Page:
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Assignment 2

NAME: - R.MOHANAKANTH INDEX NO: - 080307U LEVEL: - 4 DATE OF SUB:-26.03.2012

Introduction
Pinch analysis assignment was based on Coogee methanol production plant Australia. After modified plant according Pinch analysis, additionally 2881kW heat required to do the process. That heat give by electricity. In this assignment, I mentioned alternate energy source to full fill the energy requirement. There are lot of renewable or non renewable energy source. But some of them is very suitable to take energy.

Available energy source


Bio mass Wind energy Coal Electricity from outside Biomass, as a renewable energy source, is biological material from living, or recently living organisms. As an energy source, biomass can either be used directly, or converted into other energy products such as bio fuel. In the first sense, biomass is plant matter used to generate steam for directly heating or generate electricity with steam turbines & gasifiers for produce heat, usually by direct combustion. Examples include forest residues (such as dead trees, branches and tree stumps), yard clippings, wood chips and even municipal solid waste. In the second sense, biomass includes plant or animal matter that can be converted into fibers or other industrial chemicals, including bio fuels. In order to generate steam using biomass boiler for direct heat is very suitable in this plant. Because factory is located between the forest and rural area. So we can easily get biomass (forest residues, yard clippings, wood chips and even municipal solid waste... etc) The potential benefits of biomass include: Reducing carbon emissions if managed (produced, transported, used) in a sustainable manner Enhancing energy security by diversifying energy sources and utilizing local Resources Reducing the problem of biomass waste management Possible additional revenues for the agricultural and forestry sectors.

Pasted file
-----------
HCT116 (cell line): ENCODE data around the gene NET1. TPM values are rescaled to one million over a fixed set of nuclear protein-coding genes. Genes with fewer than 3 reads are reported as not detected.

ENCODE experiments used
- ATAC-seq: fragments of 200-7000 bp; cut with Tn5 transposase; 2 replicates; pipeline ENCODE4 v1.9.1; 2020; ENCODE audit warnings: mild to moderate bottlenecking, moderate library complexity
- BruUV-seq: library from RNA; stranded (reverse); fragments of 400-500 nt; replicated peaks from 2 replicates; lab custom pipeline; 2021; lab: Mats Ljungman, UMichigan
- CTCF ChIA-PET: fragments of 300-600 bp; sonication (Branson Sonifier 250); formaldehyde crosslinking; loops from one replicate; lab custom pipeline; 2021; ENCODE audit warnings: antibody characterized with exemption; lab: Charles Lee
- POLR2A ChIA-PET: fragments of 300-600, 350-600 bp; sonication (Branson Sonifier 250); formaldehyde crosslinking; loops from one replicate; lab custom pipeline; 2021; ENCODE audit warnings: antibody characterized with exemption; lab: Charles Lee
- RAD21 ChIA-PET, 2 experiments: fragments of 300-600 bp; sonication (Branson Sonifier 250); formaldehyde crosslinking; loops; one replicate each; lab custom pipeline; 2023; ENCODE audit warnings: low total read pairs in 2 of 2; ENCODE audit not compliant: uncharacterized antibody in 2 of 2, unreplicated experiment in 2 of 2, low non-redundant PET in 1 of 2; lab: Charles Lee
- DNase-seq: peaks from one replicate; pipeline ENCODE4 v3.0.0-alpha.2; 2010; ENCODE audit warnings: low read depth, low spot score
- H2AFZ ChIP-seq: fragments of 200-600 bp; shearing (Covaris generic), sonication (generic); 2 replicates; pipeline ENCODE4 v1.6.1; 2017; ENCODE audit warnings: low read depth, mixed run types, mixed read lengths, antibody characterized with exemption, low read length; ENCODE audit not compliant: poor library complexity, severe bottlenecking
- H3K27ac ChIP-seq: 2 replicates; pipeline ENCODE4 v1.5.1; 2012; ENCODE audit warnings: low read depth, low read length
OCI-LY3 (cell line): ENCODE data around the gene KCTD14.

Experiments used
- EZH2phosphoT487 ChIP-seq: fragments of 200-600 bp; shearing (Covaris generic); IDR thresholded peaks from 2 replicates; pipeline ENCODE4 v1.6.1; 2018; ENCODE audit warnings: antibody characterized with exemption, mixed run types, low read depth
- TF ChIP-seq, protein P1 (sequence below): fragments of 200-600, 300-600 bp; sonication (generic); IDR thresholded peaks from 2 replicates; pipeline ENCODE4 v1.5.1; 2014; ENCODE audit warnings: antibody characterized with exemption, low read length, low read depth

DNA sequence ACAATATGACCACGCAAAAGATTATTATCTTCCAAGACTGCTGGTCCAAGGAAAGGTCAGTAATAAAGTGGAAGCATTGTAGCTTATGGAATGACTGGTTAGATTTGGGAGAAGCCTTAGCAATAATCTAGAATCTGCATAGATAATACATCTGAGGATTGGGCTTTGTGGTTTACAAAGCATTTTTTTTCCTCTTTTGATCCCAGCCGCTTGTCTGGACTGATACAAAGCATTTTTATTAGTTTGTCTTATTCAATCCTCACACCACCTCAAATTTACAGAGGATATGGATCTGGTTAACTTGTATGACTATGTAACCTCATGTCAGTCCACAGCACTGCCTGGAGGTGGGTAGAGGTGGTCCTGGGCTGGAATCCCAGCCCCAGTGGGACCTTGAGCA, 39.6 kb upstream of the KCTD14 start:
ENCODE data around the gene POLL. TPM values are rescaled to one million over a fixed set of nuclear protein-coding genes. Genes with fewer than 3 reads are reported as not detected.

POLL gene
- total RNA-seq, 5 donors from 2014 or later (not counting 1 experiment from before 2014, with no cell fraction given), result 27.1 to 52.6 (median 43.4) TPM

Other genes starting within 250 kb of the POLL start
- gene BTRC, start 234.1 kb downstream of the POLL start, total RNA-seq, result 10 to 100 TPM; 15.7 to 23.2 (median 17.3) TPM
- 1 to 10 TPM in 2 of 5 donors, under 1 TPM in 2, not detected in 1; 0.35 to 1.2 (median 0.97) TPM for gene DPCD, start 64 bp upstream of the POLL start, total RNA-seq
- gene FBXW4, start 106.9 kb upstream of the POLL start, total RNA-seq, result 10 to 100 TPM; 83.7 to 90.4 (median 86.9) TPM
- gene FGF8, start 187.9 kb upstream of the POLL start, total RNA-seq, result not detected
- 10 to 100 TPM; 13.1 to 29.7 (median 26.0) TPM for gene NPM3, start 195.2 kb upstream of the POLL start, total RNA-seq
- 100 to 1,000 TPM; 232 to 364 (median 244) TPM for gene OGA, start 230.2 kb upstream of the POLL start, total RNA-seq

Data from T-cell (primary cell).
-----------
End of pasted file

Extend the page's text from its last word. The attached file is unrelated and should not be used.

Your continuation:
Sources of biomass There are a variety of biomass residues available. The most important of these are crop residues, but there are significant quantities of forestry residues and livestock residues as well, which can also be used to produce energy. Wheat, barley, and oats all produce copious amounts of straw. Rice produces both straw in the fields and rice husks at the processing plant; both of these can be conveniently and easily converted into energy. Recent legislation has made straw burning illegal in some parts of the world. Since the straw must still be removed from fields, such legislation could make it cost-effective to convert these residues into energy. When maize is harvested, significant quantities of biomass remain in the field. Much of this needs to be returned to the soil, but when the harvested maize is stripped from its cob the latter remains, constituting more biomass which can easily be converted into energy on-site. Sugar cane harvesting leaves harvest trash in the fields, while processing produces fibrous biogases. The latter is a valuable source of energy. Harvesting and processing of coconuts produces quantities of shell and fiber that can be utilized. Peanuts leave shells, which are a great source of biomass energy.

Energy losses
Loss of heat due to dry flue gas
Loss of heat due to combustion of hydrogen Loss of heat due to moisture in fuel and combustion air Loss of heat due to radiation Loss of heat due to unburnts Due to unused steam Heat loss from Stem distribution pipe line

Optimal energy supply and energy efficiency


Biomass Energy Conversion There are a number of ways of converting biomass into heat energy. The simplest approach is to burn the biomass in a furnace, exploiting the heat generated to produce steam in a boiler. This approach, often called direct firing, is the most widespread means of deriving heat from biomass. It is also generally rather inefficient, though new technologies will be able to improve efficiency significantly.